Voters are smart enough to make this distinction; just as they are smart enough to recognise that the so-called “schoolkids bonus” was, largely, a simple repackaging of monies already available in a different form under a previous scheme, and hardly constitutes anything extra.

Shorten should be more worried about the carbon tax — which, as we have oft discussed, will jack up living expenses well beyond the quantum of any so-called compensation measures — irrespective of anything Shorten or his colleagues care to say to the contrary.

Voters are smart enough to work that out, too, and there is plenty of anecdotal evidence that they have already done so.

Shorten also treads dangerous ground in rattling off lists of the government’s achievements; Gillard is already damned by nominating things like the carbon tax as enduring and crowning achievements of her government, but I would expect Bill Shorten to be astute enough to sidestep such obvious electoral poison, and come up with some original matter of his own.

Which he did, to some extent, talking of better pay for women, and of transport conditions, for example; but including things like the NBN in his snapshot of achievements — with the NBN already perceived as a white elephant stomping along at a snail’s pace, and at ridiculous (and unnecessary) cost, he skates a little too close to the line.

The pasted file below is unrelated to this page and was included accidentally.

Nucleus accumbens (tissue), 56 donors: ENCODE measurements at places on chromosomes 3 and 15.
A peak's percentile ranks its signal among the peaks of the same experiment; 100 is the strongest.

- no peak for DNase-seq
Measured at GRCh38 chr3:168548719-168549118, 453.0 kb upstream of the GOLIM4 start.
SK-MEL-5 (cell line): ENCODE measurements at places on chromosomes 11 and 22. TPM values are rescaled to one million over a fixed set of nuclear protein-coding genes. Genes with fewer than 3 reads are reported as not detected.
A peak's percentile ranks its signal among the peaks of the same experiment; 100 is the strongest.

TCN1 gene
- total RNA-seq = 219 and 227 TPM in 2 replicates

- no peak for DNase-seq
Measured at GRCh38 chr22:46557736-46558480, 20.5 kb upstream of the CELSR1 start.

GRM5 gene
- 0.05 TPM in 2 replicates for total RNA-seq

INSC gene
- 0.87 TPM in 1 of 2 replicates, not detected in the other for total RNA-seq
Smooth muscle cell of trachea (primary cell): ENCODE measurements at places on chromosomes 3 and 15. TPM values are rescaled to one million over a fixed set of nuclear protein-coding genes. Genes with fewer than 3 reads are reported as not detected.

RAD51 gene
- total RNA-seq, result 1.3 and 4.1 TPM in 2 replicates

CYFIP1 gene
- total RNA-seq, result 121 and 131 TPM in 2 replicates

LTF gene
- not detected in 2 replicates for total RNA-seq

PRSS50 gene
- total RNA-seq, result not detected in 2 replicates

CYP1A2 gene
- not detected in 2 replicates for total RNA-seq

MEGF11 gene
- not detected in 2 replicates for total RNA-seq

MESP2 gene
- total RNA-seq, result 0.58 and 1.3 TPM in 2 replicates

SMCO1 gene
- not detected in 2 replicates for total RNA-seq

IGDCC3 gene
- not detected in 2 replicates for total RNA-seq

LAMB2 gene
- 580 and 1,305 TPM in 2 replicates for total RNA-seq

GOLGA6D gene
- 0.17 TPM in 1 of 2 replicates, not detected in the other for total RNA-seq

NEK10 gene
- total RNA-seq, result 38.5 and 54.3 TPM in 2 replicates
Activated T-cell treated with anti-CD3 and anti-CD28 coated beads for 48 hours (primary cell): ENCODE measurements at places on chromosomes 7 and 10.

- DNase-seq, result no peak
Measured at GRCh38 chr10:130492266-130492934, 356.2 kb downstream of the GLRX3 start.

But his arguments about the number of women on company boards, for example, is spurious, and — like the issue of women in politics — it ignores other factors, and not least the fact that fewer women than men actually aspire to those types of roles (in the same way, for instance, the ladies virtually “own” the profession of nursing — for most males, it’s not a career choice).

I do agree with him, however, that the important thing is that the climate exists in which any woman who wishes to aspire to politics, or company directorship and the like should and must be able to do so; he and I would also agree there is more work to be done in this regard.

Shorten was correct to identify in his speech that the burgeoning Asian middle classes represent an opportunity for Australia, not a threat; late last year I posted on a Coalition policy discussion paper for a proposal to turn vast tracts of viable land into foodbowls which collectively could feed 120 million people.